Successful book fair adds to school library
Last week's Parent Teacher Association book sale brought great rewards for Tonganoxie Elementary School students.
Usually, book sales seem to have a particularly good-selling book, said Rita Larson, chairperson of the event.
Two years ago it was a book about how to yo-yo, last time it was the Harry Potter books and at this season's fair, a coin collection booklet and folder for the new state quarters was the hottest seller.
"We had two cases of those," Larson said, "And I thought what are we going to do with all these things, but we sold them all and even took orders for more."
But several children shopping at the book fair had other book topics were on their minds. Kayla Beggs, 9, was on the lookout for Bailey's Schoolhouse Kids books, and her sister, Nikole, 6, said of all the books, "Scooby-Doo's the best."
Wesley Armstrong, 10, scooped up an armful of books about his favorite topic: animals. His stack included "Creatures of the Night," "Backyard Animals From Pole to Pole," and the "Encyclopedia of Animals."
Was he going to buy all of them?
"If it's OK with my parents," Wesley said.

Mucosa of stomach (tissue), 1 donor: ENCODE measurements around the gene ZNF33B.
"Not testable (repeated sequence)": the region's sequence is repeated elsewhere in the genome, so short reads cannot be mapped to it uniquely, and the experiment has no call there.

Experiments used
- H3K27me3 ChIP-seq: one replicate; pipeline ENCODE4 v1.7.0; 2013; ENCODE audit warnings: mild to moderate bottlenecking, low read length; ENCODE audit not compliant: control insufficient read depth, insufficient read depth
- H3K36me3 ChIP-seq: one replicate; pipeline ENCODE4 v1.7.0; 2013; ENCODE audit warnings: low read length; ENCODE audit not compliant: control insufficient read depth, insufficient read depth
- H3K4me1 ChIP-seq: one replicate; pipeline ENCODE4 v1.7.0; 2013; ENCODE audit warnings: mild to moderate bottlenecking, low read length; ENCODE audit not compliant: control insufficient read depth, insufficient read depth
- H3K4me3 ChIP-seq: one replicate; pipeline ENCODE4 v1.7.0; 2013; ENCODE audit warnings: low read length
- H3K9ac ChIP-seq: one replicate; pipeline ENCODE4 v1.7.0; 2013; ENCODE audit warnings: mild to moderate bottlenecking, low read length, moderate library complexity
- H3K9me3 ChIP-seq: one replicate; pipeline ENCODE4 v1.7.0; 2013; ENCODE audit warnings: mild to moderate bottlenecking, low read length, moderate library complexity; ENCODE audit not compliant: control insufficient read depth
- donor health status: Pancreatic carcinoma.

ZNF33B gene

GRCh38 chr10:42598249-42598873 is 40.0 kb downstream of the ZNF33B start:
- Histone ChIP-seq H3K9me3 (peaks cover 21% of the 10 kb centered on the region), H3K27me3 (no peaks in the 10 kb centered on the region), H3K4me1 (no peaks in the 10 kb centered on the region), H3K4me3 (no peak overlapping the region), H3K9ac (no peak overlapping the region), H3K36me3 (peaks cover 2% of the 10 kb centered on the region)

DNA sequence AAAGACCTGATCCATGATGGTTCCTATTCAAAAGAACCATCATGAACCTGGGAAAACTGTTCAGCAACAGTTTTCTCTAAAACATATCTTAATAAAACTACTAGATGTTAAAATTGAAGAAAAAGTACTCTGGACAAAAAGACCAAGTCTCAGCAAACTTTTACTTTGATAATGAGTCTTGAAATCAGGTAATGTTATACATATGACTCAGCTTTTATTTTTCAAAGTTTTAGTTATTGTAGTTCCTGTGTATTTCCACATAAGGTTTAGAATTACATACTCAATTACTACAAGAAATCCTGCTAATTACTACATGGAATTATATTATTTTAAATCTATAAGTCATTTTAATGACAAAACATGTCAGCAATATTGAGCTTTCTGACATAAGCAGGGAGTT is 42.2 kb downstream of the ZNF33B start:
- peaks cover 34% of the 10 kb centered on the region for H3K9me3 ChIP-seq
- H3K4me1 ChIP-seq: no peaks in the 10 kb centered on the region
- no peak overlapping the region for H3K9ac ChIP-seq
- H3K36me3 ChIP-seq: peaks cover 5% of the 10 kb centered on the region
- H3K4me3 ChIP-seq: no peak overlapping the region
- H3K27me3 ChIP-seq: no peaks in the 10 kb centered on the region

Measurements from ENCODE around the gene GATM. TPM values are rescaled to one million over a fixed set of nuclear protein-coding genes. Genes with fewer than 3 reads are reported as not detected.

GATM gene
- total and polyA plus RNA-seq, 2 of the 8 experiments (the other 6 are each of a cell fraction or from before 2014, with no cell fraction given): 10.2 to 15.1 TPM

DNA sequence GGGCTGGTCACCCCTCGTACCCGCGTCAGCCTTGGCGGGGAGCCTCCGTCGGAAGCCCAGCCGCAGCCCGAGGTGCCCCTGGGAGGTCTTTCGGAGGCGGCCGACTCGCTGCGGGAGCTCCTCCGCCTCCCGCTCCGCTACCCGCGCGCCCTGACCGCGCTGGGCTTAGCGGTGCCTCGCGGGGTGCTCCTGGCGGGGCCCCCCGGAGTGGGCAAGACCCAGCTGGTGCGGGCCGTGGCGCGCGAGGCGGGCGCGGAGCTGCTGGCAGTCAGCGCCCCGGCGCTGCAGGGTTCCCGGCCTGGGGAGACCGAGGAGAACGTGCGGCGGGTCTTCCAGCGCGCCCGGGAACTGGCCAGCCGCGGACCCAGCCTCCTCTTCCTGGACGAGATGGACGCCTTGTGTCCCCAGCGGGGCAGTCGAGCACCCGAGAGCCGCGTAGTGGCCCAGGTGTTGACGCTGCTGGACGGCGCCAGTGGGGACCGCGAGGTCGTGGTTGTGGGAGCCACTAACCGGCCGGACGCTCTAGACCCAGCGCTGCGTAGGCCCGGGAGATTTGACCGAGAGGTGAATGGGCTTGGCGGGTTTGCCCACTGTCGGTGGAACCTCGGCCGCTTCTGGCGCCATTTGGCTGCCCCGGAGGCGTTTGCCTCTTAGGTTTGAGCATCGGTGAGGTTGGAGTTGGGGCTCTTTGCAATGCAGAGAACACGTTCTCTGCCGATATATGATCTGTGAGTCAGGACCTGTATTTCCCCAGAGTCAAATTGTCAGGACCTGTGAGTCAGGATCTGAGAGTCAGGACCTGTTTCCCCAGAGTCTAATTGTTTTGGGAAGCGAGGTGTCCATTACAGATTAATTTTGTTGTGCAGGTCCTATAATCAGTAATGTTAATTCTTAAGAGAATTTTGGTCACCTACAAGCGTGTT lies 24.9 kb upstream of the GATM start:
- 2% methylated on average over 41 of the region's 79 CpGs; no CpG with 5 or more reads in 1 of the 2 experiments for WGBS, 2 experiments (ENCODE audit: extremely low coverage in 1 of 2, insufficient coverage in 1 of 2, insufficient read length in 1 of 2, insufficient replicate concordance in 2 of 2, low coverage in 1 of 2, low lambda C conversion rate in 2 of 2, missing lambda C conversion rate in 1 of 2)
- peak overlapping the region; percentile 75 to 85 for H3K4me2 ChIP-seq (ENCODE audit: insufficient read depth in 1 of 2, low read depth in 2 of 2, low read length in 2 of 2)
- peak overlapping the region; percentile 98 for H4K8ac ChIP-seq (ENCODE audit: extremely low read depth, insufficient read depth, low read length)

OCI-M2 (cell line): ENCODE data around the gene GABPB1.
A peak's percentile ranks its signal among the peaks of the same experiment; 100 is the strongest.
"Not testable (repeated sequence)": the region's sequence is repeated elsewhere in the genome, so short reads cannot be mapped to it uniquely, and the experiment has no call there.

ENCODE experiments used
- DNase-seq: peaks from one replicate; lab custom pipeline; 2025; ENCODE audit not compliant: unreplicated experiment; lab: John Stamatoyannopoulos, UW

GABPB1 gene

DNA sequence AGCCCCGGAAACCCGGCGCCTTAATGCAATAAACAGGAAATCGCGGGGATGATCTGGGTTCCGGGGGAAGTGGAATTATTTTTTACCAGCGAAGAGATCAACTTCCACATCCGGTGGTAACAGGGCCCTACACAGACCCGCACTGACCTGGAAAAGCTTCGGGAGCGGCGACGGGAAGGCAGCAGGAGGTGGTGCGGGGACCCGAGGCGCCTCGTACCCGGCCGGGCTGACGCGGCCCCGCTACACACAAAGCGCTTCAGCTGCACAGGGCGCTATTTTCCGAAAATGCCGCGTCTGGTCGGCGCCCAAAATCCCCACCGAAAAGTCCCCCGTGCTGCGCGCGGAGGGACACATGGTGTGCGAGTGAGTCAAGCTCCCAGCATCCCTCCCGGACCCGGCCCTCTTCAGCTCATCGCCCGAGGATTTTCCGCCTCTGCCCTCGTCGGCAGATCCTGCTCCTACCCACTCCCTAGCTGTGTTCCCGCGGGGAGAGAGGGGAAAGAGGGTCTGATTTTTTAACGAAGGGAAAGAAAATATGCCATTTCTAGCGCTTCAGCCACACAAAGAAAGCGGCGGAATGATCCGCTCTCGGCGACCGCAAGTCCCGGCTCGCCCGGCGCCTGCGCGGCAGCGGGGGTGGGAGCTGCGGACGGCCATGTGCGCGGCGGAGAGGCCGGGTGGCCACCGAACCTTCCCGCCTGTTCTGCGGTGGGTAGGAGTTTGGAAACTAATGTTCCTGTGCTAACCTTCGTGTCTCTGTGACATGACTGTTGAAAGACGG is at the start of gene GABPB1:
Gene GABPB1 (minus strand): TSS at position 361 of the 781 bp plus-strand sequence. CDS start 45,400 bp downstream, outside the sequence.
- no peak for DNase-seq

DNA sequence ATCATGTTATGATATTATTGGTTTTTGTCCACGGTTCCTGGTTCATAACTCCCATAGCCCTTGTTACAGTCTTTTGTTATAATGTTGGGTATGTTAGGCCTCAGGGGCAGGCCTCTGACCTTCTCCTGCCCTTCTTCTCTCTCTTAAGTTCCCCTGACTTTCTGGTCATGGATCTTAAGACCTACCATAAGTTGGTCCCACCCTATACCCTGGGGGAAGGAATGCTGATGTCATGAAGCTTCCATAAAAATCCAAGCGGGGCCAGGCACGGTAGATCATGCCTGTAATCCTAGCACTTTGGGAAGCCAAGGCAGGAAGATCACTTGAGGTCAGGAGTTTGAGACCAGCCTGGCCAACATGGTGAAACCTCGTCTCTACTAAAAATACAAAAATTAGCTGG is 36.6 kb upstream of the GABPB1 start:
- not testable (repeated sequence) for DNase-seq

Larson, who is also treasurer of PTA, said that during the last three book sales held at TES, sales have increased by $1,000 each time.
The Scholastic Book Fairs are held twice a year, during parent-teacher conferences.
Last spring's book sale sold $1,958 worth of books; last fall's sale netted sales of $3,000.
"This sale sold $4,240 worth of books," Larson said.
Of that sale, the school gets a return of 70 percent of that value in books.
This means, the school's profit, in books, for this sale was $2,968.
The books will be divided like this, Larson said:
Each classroom teacher will get to buy $30 worth of books, totaling $1,096.
The computer lab will be able to purchase $100 worth of books.
The library will have $707 to purchase new books.
Students in grades fourth, fifth and sixth grades will receive a total of $1,064 books.
In addition to getting credit from sales, parents purchased and donated an extra $450 worth of books in the "Make-A-Wish" program.
Different Scholastic Book Fairs give varying amount of book credit toward purchases, depending on the volume sold in the previous sale.
Larson said the increased sales at last fall's sale, at which the PTA received 50 percent credit for books, was the reason for the surge to the 70 percent book credit received at last week's sale.
This is the highest level of book fair profit that Scholastic has, Larson said.
About a dozen parents volunteered to work during the book fair.